Admin At the admin level, editors participate in community governance. They take an active role in communications, both within the editor community where they act as forum moderators and provide community-wide updates via dashboard notes, and with the public through their role as curators of the directory documentation. It is also the responsibility of admins to assign permissions of (cat)editall and meta to editors who have demonstrated excellence in editing and community development.
While many editors at all levels may maintain permissions to edit in both the Classic DMOZ and Kids & Teens directories, only admins are guaranteed to have permissions in both. At other levels, editors are granted permissions in a parallel structure for the Kids & Teens directory, as designated by the "k" prefix in their titles (for example, "kmeta").
There is one additional designation that falls outside these two main groups.
Staff This refers to employees of AOL, DMOZ's parent company, who work on the DMOZ project. Staff's primary responsibilities include building and maintaining the directory's technical infrastructure and public relations/marketing for the project.
- - - - - - - - - - - Yes it is that time of year again, the time for me, laigh, to pop in and say hello and let you know how I am getting on and what I have been up to.
I have now been an editor for just over two years and have completed just over 75000 edits in that time but the number of edits is just a part of the story.
Late last year I decided to take a rest. I had been spending quite a lot of my spare time editing, and although enjoying it, I decided to have a break for a while. I took some time off and returned with increased vigour about two months later. To my surprise, within a month or so of my return, I was given further permission in the directory. I was entrusted with the position of editall and catmv. This allowed me to work in most parts of the directory and to be able to change category names. Within a few weeks of that "promotion" I was then given permissions to work in all of the Kids and Teens. I now can edit anywhere in the directory.
Obviously the senior editors (admins and metas) consider very carefully if an editor can handle permissions such as editall, and I am very happy that they thought I could. The first time I opened up my editor interface I was amazed at the amount of scope ODP actually has. I had worked in large parts of the directory before these permissions but the utter size of the directory actually dawned on me that morning. What I was taught that day was not how much I knew about ODP but how much I didn't know. Being an editall doesn't automatically qualify you to edit anywhere, all it does is open up a huge learning curve so that you can start to educate yourself to edit in places that you have not been before.
What do I concentrate my time on now that I can "go anywhere". Basically I spend a lot of my time in QC (Quality Control) work. I go around the directory looking for sites that may have gone bad, changed, or even disappeared all together. I see this as a very important part of maintaining the projects standards and keeping the user experience to the highest possible degree. I have also being doing a bit of work within the Kids and Teens <http://www.dmoz.org/Kids_and_Teens/> area. I have been working on expanding the category that deals with The Boy Scouts of America at http://www.dmoz.org/Kids_and_Teens/People_and_Society/Organizations/Pe rsonal_Development/Scouting/Boy_Scouts_of_America/. I have added quite a few sites to these categories and tidied up quite a few too. Still a long way to go but anything good is worth taking your time over.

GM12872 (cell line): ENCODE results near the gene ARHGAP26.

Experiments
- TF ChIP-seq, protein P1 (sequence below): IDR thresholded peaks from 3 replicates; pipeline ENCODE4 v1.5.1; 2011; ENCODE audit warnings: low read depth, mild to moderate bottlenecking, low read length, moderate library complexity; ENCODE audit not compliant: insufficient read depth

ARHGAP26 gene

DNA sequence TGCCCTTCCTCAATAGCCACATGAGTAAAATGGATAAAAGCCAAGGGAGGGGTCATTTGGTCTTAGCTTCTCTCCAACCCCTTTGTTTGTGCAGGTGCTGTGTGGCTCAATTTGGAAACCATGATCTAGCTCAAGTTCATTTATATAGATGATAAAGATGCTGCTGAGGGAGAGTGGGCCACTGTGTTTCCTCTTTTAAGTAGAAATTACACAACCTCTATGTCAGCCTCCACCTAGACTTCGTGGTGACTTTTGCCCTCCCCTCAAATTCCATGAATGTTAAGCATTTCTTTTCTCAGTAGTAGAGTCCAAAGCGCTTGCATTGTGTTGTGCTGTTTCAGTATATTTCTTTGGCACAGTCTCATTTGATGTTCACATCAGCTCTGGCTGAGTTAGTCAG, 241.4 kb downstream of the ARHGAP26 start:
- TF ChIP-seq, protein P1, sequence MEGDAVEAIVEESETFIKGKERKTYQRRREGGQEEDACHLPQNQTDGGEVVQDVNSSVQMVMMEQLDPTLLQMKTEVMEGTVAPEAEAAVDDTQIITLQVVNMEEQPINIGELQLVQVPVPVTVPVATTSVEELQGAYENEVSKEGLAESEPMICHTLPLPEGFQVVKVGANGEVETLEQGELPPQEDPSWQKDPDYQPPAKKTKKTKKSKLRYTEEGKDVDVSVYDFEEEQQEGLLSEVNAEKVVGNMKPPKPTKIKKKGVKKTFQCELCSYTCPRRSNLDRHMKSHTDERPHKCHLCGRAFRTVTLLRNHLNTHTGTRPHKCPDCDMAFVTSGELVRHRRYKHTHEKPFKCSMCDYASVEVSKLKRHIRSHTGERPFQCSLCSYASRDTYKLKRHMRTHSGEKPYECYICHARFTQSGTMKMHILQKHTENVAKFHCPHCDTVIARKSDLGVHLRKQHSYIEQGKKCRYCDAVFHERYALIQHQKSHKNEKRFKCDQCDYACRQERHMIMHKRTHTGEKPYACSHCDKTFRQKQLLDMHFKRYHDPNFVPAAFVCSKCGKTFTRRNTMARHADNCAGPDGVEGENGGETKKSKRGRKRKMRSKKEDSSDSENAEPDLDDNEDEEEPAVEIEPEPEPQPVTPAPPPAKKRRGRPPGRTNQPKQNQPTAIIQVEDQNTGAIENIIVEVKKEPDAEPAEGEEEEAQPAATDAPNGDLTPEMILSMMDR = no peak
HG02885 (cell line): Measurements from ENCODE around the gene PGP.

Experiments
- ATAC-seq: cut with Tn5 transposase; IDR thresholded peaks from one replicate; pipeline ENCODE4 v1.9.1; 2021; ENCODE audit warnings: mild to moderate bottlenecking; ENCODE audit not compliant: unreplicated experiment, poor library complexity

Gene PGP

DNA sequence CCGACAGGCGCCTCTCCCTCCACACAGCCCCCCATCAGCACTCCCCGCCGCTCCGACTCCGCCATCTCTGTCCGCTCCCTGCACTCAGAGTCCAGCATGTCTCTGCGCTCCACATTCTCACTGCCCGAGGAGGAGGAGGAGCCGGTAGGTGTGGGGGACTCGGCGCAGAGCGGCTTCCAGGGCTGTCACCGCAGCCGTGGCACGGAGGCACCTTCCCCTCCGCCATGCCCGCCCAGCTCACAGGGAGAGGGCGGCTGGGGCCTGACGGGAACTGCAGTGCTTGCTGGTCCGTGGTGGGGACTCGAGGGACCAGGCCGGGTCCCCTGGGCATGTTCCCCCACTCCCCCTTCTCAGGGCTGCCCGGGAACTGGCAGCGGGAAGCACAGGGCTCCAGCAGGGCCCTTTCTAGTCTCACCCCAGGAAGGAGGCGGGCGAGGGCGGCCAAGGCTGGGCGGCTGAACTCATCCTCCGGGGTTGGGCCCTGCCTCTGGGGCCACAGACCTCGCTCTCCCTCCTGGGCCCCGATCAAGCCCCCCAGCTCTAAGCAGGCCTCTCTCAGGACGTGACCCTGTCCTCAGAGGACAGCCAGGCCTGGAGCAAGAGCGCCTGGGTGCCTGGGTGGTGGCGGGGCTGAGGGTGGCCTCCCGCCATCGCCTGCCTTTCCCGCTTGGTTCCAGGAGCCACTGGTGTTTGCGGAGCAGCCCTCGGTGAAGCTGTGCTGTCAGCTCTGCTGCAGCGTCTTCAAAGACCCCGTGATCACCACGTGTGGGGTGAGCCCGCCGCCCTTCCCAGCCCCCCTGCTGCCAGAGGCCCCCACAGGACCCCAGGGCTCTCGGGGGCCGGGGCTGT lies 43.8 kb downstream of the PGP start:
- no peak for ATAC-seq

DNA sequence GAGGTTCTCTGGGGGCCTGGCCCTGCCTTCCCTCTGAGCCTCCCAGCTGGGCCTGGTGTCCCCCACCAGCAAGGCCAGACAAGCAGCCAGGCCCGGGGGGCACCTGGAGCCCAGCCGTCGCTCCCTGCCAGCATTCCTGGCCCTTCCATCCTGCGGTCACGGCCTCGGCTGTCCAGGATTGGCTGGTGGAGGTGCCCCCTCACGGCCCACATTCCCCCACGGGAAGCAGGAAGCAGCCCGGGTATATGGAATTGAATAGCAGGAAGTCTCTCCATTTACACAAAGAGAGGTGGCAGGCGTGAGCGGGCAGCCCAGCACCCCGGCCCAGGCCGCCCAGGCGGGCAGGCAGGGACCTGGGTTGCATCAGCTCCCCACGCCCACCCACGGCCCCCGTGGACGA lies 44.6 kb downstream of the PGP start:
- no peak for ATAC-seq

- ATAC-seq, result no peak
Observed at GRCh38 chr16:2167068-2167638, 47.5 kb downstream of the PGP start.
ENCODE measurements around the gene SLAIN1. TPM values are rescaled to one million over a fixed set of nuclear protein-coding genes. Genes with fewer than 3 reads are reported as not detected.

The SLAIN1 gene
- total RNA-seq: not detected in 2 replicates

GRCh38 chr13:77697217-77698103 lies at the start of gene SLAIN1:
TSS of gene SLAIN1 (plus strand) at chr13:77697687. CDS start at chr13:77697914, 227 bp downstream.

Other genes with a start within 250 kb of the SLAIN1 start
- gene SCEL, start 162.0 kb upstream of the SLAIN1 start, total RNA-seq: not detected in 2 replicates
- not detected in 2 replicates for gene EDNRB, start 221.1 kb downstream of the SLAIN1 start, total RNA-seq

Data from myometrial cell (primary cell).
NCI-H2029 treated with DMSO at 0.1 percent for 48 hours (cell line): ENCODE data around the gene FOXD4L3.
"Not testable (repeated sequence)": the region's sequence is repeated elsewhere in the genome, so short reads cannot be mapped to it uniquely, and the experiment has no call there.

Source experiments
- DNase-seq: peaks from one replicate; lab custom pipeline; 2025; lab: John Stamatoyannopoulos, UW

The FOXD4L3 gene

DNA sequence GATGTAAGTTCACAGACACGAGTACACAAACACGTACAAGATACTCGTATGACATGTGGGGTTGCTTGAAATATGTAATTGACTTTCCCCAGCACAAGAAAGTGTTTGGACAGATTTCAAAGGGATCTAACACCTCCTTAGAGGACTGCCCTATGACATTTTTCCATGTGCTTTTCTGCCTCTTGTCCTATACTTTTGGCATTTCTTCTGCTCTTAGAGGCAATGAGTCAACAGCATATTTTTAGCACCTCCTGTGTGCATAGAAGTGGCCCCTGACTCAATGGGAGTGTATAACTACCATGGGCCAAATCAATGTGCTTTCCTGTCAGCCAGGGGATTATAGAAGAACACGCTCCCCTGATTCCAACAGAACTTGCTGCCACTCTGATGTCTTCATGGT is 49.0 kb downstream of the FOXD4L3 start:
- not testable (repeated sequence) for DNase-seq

I do tend to do a few other jobs around the project, but don't worry I will not bore you with them, suffice to say it all keeps me busy.
Anyway, time to go now. I hope I will be able to talk to you again next year. I would like to say thanks to all my fellow editors for all their help, support and friendship over the last year and I would like to thank all members of the public and webmasters for continuing to support us by suggesting relevant quality sites and using the directory for their own projects.
For many students, school is now back in full-swing and assignments are starting to pile up. If you (or someone you know) recently returned to school, DMOZ can be a great resource to use as a starting point for projects or research papers for students of all ages.
Elementary School through High School As we've mentioned in the past, the Kids & Teens directory contains a wealth of hand-selected information for children ranging in age from pre-school to high school. School age children can use the directory to find homework help, access virtual exhibits at leading museums, and find learning enrichment activities in areas such as science and reading. Older students can find homework help and reference tools in the Kids & Teens directory as well, but there is also additional content specific to career choices, higher education opportunities and organizations & activities to help teens explore career paths and options for additional education. Want to give it a try? Check out some of these categories: